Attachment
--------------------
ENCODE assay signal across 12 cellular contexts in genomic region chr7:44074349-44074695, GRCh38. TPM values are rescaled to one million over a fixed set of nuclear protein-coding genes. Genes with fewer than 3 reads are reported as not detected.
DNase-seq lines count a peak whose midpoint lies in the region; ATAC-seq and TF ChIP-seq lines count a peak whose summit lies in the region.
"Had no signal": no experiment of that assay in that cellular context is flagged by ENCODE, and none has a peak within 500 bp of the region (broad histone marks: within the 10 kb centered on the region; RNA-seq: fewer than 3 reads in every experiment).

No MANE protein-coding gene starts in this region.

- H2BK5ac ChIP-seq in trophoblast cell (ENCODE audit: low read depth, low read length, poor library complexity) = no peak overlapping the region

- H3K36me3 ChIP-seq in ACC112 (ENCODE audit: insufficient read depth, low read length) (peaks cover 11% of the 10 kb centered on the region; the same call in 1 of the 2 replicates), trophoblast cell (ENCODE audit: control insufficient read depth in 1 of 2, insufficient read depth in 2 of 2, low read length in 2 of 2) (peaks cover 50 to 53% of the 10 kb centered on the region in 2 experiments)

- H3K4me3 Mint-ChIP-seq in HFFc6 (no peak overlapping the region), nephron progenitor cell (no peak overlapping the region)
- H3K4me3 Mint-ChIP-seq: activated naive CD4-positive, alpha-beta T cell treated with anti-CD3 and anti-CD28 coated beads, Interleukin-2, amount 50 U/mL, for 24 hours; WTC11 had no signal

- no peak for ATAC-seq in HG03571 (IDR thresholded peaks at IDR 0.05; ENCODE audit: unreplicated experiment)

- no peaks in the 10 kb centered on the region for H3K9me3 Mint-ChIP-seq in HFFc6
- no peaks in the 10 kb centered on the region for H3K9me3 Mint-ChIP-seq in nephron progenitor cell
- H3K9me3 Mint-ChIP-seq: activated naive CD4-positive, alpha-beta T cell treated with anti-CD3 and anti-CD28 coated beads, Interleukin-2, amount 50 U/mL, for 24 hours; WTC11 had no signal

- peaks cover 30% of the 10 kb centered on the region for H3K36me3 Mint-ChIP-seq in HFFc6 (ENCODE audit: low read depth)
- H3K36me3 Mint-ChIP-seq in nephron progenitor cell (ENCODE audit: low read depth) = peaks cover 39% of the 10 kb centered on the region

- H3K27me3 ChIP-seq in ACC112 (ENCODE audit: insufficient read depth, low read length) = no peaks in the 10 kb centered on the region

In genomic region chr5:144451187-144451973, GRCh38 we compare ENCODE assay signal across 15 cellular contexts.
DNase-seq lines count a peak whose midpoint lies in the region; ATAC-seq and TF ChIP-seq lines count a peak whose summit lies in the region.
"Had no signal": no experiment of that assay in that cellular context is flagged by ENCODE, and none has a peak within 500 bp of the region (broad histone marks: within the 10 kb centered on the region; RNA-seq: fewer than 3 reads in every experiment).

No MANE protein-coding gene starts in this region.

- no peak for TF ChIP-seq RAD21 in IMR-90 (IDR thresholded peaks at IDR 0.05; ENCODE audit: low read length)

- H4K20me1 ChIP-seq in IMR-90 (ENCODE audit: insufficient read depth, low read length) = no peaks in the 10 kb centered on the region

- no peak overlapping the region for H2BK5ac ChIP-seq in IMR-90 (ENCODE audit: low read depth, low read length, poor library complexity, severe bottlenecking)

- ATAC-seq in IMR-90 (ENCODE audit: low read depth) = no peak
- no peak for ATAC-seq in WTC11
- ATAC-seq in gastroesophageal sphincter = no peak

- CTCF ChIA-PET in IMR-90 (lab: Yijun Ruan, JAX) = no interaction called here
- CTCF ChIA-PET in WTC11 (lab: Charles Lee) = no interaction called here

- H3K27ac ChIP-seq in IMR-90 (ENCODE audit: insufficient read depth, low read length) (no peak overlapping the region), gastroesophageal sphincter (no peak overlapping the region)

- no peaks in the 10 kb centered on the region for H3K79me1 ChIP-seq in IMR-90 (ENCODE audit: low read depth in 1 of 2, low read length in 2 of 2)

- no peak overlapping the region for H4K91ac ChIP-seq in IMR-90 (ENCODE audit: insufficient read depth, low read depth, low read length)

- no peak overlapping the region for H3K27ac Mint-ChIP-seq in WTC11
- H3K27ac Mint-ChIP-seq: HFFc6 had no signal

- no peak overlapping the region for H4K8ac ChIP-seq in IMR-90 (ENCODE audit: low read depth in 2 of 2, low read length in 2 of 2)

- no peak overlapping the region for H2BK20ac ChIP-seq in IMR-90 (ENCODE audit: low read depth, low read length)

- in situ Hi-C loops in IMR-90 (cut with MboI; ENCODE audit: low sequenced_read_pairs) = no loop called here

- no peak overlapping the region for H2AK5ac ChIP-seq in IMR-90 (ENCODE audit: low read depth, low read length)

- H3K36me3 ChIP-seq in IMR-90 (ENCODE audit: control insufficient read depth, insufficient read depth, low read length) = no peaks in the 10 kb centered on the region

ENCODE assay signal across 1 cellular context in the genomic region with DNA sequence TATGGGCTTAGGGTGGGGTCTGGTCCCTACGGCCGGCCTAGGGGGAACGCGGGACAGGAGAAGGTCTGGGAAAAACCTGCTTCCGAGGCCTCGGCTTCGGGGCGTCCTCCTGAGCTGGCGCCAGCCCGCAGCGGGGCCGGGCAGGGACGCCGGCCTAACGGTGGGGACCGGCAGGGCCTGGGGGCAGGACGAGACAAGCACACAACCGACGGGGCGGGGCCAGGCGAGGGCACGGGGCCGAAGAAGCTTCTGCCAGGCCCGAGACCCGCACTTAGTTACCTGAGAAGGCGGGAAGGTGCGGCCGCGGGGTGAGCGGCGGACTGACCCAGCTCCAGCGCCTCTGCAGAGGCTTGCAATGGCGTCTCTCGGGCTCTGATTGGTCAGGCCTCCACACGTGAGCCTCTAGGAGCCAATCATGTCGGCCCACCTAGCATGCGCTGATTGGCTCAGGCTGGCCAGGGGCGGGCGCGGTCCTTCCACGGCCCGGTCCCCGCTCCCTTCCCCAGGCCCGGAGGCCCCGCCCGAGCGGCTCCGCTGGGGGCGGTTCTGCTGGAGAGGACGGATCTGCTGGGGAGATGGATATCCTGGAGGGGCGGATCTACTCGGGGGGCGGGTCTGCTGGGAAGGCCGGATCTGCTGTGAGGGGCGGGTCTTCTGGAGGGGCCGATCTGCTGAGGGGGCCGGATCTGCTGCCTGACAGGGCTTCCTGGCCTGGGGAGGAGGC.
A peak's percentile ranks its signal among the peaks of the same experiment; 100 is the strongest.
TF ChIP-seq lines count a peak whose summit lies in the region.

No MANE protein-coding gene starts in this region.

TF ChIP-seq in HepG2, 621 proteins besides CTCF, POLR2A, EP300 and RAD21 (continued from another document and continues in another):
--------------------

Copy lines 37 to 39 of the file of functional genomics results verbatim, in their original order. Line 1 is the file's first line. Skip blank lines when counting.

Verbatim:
- H3K36me3 ChIP-seq in IMR-90 (ENCODE audit: control insufficient read depth, insufficient read depth, low read length) = no peaks in the 10 kb centered on the region

ENCODE assay signal across 1 cellular context in the genomic region with DNA sequence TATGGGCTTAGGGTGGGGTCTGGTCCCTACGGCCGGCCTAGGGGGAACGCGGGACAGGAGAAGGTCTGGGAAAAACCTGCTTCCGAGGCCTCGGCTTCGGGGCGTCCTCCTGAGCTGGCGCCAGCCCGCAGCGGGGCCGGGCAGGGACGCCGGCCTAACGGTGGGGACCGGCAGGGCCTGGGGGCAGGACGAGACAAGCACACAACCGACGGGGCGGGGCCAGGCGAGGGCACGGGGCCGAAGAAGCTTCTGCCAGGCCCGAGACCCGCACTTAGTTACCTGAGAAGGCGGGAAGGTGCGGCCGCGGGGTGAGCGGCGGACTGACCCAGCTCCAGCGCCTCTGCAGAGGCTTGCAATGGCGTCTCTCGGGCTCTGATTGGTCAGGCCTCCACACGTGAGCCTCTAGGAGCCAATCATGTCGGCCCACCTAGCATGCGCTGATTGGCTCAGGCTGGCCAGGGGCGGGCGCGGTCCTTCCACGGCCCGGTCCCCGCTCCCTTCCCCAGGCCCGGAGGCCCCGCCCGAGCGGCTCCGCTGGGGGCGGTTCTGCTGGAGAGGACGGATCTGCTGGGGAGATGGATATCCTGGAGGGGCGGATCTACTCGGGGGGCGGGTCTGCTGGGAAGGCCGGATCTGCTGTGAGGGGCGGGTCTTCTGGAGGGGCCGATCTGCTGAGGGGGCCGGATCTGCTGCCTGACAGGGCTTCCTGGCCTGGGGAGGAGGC.
A peak's percentile ranks its signal among the peaks of the same experiment; 100 is the strongest.